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2 June 2006

Manfred Lautenschläger and Dietmar Hopp Support Unique Talent Project in the Metropolitan Region

The media and the public are cordially invited to attend the press conference on 21 June at 11 a.m. — The youth promotion centres "Anpfiff fürs Leben", the Mannheim Adler, the SG Kronau/Östringen and the USC Heidelberg present a joint model for the encouragement of sporting talent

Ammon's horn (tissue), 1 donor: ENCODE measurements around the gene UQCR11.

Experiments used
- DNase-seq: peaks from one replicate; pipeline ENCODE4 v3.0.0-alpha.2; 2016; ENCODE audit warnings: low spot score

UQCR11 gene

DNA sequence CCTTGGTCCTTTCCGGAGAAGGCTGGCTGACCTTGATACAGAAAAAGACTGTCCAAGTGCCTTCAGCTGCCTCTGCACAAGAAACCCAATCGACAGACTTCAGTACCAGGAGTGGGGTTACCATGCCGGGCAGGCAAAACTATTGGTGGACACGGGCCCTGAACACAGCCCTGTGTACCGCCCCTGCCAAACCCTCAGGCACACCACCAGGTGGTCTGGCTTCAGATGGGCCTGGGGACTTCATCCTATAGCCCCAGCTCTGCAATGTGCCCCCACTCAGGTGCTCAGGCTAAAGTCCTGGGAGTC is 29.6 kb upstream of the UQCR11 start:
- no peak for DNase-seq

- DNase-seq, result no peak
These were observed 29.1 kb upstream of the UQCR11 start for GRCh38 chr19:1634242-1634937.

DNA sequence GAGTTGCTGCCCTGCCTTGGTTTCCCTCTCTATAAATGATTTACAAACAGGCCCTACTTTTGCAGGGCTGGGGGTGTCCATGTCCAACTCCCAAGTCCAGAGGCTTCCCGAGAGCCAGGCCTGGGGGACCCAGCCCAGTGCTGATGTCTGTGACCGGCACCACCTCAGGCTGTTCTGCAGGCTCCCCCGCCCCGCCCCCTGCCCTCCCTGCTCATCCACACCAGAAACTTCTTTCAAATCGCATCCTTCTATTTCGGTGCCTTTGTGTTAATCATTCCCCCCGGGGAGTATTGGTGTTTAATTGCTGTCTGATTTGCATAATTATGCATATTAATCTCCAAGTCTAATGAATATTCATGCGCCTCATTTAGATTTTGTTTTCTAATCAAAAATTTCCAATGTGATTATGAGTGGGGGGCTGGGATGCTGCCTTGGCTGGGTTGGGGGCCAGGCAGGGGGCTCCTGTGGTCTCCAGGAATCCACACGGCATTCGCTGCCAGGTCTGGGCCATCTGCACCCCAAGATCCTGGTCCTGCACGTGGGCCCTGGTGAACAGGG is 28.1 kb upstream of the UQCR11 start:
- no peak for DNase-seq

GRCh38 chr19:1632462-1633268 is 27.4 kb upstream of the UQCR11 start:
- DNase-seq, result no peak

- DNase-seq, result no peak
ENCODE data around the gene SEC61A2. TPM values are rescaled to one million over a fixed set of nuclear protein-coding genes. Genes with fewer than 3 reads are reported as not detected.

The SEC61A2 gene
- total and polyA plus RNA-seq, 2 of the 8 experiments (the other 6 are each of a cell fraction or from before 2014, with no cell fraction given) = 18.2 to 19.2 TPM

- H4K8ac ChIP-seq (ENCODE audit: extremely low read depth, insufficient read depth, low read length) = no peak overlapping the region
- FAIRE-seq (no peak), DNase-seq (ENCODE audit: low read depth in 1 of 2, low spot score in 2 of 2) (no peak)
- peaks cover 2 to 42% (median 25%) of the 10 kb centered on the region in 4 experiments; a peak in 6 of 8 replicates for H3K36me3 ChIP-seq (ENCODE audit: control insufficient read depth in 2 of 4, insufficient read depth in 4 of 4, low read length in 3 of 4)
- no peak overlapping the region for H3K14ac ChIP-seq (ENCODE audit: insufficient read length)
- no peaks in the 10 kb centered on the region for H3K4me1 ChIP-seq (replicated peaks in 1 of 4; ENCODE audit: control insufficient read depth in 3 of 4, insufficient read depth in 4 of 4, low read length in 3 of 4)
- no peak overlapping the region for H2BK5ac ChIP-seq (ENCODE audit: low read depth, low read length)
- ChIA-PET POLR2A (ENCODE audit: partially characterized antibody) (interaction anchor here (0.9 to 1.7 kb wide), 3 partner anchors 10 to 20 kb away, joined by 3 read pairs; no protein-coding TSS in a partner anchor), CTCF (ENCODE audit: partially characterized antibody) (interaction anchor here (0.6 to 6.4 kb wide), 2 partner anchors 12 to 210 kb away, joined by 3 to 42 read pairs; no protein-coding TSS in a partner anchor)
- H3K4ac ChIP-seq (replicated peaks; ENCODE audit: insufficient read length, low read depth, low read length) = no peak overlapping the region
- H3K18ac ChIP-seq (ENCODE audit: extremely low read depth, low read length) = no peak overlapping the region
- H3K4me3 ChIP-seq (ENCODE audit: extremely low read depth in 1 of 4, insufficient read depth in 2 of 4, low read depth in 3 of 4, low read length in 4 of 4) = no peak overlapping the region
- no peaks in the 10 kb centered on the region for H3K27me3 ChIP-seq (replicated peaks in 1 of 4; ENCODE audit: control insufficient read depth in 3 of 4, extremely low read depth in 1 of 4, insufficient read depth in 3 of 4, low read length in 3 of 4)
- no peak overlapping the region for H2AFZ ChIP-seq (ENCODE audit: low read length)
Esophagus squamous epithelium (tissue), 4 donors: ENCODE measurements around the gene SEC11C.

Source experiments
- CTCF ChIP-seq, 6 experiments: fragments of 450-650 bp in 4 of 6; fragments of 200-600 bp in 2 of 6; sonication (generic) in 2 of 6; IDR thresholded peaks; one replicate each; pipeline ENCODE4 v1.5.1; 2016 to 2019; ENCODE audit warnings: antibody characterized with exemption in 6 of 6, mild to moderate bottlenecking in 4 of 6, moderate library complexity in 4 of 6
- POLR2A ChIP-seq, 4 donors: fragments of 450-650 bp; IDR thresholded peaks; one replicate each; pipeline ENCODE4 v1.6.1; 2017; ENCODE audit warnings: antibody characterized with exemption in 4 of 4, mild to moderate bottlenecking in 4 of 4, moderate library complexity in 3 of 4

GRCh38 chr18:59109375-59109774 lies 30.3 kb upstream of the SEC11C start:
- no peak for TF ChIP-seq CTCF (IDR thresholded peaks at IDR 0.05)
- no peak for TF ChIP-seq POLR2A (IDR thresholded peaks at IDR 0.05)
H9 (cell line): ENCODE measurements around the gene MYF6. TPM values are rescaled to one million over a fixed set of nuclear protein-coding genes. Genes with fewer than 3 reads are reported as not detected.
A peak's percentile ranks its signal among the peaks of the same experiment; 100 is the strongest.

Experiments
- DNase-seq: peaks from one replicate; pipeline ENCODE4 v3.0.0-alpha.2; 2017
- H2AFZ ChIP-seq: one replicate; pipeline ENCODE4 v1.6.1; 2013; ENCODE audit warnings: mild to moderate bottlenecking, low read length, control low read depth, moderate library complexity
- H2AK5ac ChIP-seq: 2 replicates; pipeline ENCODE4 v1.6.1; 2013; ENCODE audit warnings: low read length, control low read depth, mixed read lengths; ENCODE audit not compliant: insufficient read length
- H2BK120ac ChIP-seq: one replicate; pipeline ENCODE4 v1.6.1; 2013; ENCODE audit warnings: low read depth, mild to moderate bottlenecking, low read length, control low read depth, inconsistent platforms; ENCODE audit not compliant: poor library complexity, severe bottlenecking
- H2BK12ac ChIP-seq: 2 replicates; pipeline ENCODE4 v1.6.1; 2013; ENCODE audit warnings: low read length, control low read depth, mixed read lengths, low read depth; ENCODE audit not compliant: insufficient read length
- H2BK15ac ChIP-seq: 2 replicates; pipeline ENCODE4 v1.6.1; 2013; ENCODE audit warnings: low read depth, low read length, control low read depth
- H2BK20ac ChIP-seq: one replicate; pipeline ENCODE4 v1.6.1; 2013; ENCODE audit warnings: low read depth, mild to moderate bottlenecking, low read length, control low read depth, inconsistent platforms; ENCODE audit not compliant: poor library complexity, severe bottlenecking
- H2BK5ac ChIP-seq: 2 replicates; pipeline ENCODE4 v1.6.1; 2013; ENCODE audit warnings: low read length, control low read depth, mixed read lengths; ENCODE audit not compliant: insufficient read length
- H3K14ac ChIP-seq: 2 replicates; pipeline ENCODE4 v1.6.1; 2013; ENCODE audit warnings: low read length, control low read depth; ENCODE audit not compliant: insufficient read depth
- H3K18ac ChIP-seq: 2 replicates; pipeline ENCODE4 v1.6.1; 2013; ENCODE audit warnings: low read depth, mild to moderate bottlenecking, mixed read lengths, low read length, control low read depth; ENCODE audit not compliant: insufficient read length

The "big four" among the ball-game clubs in the Metropolitan Region have decided to go it together. The youth promotion centres "Anpfiff furs Leben" (soccer), the Mannheim Adler (ice hockey), the SG Kronau/Östringen (handball) and the USC Heidelberg (basketball) are now in a position to present their joint model for the encouragement of sporting talent in youngsters. It is based on the nationally and internationally acknowledged "Heidelberg Ball School" scheme based on the research work done by Prof. Dr. Klaus Roth at the University of Heidelberg's Institute of Sport and Sport Science. Alongside the encouragement of talented youngsters it provides age-specific mobility enhancement opportunities for over 3,000 elementary school pupils in the Metropolitan Region.